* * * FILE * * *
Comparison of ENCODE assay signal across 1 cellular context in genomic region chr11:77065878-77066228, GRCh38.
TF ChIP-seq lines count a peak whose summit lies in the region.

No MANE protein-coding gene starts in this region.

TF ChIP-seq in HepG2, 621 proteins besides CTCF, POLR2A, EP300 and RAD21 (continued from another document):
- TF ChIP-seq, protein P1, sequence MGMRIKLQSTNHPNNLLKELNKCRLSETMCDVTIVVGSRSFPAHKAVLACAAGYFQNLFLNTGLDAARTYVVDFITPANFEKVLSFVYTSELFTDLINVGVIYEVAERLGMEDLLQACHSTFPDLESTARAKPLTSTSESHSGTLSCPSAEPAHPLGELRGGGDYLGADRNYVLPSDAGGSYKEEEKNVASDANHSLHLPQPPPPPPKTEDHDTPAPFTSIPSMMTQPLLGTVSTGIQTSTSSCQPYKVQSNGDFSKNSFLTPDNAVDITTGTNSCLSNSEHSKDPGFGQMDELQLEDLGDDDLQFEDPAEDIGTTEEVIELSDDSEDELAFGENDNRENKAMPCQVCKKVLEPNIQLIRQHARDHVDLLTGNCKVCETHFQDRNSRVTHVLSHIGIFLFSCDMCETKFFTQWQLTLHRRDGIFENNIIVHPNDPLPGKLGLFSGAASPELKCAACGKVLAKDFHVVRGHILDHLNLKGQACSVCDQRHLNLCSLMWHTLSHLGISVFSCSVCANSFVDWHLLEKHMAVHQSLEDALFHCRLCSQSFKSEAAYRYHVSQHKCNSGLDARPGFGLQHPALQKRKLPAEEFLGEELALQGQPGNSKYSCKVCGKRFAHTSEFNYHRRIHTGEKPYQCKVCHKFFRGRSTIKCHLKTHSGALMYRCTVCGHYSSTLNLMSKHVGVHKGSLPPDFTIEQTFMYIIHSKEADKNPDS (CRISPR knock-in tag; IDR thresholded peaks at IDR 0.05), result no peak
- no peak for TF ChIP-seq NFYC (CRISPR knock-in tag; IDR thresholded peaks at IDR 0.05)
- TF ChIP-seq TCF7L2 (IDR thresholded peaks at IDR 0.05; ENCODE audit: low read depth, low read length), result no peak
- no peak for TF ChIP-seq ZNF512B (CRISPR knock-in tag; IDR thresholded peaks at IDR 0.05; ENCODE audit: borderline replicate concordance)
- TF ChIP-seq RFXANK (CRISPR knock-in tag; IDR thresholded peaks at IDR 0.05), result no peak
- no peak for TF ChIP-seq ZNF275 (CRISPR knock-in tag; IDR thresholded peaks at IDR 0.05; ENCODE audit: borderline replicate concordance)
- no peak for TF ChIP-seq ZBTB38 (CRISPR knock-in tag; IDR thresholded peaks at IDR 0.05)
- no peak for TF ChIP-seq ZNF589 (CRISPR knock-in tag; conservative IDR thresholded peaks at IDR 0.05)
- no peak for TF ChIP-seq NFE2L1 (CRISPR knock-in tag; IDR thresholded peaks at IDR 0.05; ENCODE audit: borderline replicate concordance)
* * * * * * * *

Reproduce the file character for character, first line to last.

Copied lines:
Comparison of ENCODE assay signal across 1 cellular context in genomic region chr11:77065878-77066228, GRCh38.
TF ChIP-seq lines count a peak whose summit lies in the region.

No MANE protein-coding gene starts in this region.

TF ChIP-seq in HepG2, 621 proteins besides CTCF, POLR2A, EP300 and RAD21 (continued from another document):
- TF ChIP-seq, protein P1, sequence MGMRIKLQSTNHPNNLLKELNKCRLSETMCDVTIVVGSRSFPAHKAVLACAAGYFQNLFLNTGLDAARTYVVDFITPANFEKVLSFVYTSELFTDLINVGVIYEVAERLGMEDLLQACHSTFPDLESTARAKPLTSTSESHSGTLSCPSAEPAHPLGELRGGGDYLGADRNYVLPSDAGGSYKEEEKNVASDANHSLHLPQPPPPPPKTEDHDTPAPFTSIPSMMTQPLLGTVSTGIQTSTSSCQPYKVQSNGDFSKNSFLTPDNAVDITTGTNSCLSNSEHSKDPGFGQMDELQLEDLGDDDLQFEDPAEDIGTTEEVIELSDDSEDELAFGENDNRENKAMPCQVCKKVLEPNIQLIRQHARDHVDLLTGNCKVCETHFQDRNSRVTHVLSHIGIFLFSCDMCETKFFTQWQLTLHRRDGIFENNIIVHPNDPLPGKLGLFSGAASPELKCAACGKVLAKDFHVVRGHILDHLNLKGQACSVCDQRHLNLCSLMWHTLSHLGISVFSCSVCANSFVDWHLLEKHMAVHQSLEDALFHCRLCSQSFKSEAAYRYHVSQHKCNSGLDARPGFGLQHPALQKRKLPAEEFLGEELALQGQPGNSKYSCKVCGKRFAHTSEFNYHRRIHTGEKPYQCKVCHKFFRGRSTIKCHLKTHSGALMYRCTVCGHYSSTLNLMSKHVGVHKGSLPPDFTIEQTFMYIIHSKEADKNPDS (CRISPR knock-in tag; IDR thresholded peaks at IDR 0.05), result no peak
- no peak for TF ChIP-seq NFYC (CRISPR knock-in tag; IDR thresholded peaks at IDR 0.05)
- TF ChIP-seq TCF7L2 (IDR thresholded peaks at IDR 0.05; ENCODE audit: low read depth, low read length), result no peak
- no peak for TF ChIP-seq ZNF512B (CRISPR knock-in tag; IDR thresholded peaks at IDR 0.05; ENCODE audit: borderline replicate concordance)
- TF ChIP-seq RFXANK (CRISPR knock-in tag; IDR thresholded peaks at IDR 0.05), result no peak
- no peak for TF ChIP-seq ZNF275 (CRISPR knock-in tag; IDR thresholded peaks at IDR 0.05; ENCODE audit: borderline replicate concordance)
- no peak for TF ChIP-seq ZBTB38 (CRISPR knock-in tag; IDR thresholded peaks at IDR 0.05)
- no peak for TF ChIP-seq ZNF589 (CRISPR knock-in tag; conservative IDR thresholded peaks at IDR 0.05)
- no peak for TF ChIP-seq NFE2L1 (CRISPR knock-in tag; IDR thresholded peaks at IDR 0.05; ENCODE audit: borderline replicate concordance)